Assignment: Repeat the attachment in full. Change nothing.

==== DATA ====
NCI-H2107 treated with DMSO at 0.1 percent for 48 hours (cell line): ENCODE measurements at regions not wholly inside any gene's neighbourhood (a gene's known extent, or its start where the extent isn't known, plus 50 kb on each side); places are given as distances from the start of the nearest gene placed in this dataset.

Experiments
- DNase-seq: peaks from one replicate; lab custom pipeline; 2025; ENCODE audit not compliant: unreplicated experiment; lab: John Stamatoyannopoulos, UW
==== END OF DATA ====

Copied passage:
NCI-H2107 treated with DMSO at 0.1 percent for 48 hours (cell line): ENCODE measurements at regions not wholly inside any gene's neighbourhood (a gene's known extent, or its start where the extent isn't known, plus 50 kb on each side); places are given as distances from the start of the nearest gene placed in this dataset.

Experiments
- DNase-seq: peaks from one replicate; lab custom pipeline; 2025; ENCODE audit not compliant: unreplicated experiment; lab: John Stamatoyannopoulos, UW